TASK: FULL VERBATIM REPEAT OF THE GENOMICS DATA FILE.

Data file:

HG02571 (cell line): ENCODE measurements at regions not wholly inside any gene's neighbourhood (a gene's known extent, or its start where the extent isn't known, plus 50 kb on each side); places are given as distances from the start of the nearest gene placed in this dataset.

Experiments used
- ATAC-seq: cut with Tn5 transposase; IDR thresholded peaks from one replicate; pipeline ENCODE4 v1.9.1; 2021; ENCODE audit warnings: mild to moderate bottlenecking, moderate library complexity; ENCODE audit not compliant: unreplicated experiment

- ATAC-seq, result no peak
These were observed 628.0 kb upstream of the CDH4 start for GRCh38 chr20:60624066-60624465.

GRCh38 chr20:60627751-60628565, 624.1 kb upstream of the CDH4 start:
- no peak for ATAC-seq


HG02571 (cell line): ENCODE measurements at regions not wholly inside any gene's neighbourhood (a gene's known extent, or its start where the extent isn't known, plus 50 kb on each side); places are given as distances from the start of the nearest gene placed in this dataset.

Experiments used
- ATAC-seq: cut with Tn5 transposase; IDR thresholded peaks from one replicate; pipeline ENCODE4 v1.9.1; 2021; ENCODE audit warnings: mild to moderate bottlenecking, moderate library complexity; ENCODE audit not compliant: unreplicated experiment

- ATAC-seq, result no peak
These were observed 628.0 kb upstream of the CDH4 start for GRCh38 chr20:60624066-60624465.

GRCh38 chr20:60627751-60628565, 624.1 kb upstream of the CDH4 start:
- no peak for ATAC-seq